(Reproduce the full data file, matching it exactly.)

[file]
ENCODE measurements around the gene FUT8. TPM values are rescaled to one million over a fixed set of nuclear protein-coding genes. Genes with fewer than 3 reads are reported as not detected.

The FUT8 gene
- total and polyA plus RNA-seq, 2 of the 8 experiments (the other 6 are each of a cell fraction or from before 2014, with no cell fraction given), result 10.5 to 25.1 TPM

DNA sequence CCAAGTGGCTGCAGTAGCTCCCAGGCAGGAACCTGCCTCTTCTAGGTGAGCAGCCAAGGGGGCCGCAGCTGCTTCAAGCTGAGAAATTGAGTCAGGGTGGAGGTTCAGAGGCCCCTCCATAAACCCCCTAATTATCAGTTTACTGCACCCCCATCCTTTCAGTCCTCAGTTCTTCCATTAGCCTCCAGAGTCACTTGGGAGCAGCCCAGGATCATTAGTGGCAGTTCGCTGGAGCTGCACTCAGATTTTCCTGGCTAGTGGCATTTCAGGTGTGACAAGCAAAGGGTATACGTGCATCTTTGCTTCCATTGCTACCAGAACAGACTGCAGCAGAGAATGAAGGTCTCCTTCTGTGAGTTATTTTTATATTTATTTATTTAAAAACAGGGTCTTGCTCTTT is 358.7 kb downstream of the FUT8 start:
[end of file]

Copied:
ENCODE measurements around the gene FUT8. TPM values are rescaled to one million over a fixed set of nuclear protein-coding genes. Genes with fewer than 3 reads are reported as not detected.

The FUT8 gene
- total and polyA plus RNA-seq, 2 of the 8 experiments (the other 6 are each of a cell fraction or from before 2014, with no cell fraction given), result 10.5 to 25.1 TPM

DNA sequence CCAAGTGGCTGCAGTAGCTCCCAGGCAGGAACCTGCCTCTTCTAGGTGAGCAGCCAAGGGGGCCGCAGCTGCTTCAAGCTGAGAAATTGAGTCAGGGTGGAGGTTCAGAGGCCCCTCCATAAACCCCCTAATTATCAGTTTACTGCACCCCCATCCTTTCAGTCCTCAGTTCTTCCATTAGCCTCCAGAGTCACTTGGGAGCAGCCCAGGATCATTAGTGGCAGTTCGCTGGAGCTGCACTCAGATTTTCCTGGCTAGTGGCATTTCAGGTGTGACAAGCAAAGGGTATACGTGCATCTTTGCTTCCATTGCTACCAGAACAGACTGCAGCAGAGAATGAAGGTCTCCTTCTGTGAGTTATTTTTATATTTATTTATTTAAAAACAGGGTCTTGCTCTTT is 358.7 kb downstream of the FUT8 start: